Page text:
In meiosis, crossover formation between homologous chromosomes is essential for faithful segregation. However, improperly controlled or placed meiotic recombination can have catastrophic consequences on genome stability. Specifically, within centromeres and surrounding regions (i.e. pericentromeres), crossovers are associated with chromosome missegregation and developmental aneuploidy. In organisms ranging from yeast to humans, crossovers are repressed within (peri)centromeric regions. We previously identified a key role for the multi-subunit, kinetochore-associated Ctf19 complex (Ctf19c; the budding yeast equivalent of the human CCAN) in regulating pericentromeric crossover formation. Here, we develop a dCas9/CRISPR-based system that allows ectopic targeting of Ctf19c-subunits to a non-centromeric locus during meiosis. Using this approach, we query sufficiency in meiotic crossover suppression, and identify Ctf19 (the budding yeast homologue of vertebrate CENP-P) as a central mediator of kinetochore-associated crossover control. We show that the effect of Ctf19 is encoded in its NH2-terminal tail, and depends on residues known to be important for the recruitment of the Scc2-Scc4 cohesin regulator to kinetochores. We thus reveal a crucial determinant that links kinetochores to meiotic recombinational control. This work provides insight into localized control of meiotic recombination. Furthermore, our approach establishes a dCas9/CRISPR-based experimental platform that can be utilized to investigate and locally manipulate meiotic crossover control. This platform can easily be adapted in order to investigate other aspects of localized chromosome biology.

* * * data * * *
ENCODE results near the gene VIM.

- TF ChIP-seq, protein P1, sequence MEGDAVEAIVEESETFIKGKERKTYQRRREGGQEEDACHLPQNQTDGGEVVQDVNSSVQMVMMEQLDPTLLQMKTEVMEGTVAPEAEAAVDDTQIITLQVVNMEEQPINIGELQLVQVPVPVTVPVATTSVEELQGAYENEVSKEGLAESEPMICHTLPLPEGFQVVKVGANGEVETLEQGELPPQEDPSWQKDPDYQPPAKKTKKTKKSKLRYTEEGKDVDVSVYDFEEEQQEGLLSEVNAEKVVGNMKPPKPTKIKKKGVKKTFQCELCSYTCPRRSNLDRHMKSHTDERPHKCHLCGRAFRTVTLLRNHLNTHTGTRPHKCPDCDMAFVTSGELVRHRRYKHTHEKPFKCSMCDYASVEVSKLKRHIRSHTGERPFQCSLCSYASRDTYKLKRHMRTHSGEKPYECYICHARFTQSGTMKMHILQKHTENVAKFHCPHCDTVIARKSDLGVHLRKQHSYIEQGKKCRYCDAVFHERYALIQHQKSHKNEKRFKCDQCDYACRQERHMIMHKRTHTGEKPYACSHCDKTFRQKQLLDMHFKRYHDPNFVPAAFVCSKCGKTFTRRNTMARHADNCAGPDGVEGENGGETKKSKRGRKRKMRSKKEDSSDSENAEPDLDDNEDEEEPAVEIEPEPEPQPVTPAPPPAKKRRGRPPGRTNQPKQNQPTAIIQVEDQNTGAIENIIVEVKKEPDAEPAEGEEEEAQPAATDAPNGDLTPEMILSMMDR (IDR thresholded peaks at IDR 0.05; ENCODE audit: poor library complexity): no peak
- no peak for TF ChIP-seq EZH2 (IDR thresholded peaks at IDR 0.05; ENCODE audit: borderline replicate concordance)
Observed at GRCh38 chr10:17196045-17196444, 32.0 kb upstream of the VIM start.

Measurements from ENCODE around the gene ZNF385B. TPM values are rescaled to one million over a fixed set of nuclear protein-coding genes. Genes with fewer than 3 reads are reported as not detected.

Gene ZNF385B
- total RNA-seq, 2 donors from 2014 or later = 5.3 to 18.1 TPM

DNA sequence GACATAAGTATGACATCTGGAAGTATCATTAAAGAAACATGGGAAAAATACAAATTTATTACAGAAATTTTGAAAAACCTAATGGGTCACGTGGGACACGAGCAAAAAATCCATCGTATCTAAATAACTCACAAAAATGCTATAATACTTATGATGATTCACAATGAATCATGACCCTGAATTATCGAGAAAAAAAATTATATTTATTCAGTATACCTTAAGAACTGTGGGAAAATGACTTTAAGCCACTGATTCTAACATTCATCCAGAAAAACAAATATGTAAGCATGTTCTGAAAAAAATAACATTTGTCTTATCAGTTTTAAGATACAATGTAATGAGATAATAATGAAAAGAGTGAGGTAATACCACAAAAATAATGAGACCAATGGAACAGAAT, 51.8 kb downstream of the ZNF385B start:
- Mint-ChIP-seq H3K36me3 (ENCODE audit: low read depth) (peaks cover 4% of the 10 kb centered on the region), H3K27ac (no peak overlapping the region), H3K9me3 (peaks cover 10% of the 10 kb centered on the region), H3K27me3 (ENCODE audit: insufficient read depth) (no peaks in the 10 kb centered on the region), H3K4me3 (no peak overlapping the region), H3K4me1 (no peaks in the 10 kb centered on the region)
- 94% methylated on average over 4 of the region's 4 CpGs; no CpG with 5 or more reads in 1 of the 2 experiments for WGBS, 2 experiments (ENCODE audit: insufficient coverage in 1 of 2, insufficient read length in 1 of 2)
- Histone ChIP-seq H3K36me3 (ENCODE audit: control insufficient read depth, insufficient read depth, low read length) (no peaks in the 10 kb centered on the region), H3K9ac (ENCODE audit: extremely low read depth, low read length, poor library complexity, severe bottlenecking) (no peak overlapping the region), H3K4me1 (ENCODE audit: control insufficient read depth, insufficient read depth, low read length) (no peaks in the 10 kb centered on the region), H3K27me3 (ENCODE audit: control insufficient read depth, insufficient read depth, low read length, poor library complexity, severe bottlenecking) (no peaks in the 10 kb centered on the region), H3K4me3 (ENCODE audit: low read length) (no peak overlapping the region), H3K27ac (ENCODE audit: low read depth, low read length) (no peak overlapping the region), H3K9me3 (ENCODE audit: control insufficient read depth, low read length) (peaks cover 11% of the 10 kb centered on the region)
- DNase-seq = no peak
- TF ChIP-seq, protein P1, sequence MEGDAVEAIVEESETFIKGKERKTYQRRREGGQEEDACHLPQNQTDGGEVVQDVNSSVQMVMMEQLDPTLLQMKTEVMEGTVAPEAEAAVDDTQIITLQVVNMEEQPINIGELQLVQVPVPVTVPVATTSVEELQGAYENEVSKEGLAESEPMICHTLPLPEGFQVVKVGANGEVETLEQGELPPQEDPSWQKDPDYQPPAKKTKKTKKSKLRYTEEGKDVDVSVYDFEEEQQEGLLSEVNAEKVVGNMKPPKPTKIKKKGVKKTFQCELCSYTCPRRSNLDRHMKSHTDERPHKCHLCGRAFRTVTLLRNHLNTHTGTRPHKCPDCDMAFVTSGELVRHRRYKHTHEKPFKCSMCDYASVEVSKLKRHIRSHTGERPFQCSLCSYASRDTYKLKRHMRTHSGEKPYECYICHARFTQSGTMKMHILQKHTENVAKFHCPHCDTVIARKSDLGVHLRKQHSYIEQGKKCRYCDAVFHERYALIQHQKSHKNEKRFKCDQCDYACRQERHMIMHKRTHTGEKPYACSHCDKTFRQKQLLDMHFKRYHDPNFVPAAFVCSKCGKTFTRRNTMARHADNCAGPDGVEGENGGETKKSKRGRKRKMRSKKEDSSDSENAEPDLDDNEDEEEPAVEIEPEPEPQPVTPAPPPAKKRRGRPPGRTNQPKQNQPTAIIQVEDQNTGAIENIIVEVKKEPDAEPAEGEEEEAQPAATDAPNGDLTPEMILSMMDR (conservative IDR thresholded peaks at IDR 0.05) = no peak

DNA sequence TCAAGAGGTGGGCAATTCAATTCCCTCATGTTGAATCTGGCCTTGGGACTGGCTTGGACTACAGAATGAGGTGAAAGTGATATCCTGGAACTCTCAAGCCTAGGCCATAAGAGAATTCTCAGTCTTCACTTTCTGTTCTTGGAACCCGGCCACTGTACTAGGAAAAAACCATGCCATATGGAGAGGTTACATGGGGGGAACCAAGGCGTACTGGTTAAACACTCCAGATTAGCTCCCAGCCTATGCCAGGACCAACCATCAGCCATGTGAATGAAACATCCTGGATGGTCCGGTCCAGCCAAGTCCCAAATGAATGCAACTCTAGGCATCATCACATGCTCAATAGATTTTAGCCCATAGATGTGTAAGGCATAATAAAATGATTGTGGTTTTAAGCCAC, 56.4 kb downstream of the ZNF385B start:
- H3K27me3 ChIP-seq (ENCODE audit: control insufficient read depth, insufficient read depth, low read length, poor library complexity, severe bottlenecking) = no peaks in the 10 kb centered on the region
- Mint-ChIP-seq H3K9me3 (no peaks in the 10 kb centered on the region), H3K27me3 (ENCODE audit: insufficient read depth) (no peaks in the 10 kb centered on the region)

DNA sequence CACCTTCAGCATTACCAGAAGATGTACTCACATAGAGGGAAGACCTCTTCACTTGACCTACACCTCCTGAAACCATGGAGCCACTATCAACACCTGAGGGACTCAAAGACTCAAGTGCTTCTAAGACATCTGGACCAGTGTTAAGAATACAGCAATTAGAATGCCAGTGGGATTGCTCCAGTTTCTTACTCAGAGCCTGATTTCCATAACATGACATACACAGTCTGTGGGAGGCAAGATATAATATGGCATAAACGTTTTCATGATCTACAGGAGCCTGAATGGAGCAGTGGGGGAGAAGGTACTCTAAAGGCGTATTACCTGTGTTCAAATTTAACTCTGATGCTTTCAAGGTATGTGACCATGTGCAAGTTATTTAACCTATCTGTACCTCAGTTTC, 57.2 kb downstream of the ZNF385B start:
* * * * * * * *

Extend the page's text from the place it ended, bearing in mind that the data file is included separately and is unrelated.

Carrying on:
|Publication status||Published - 25 Aug 2020|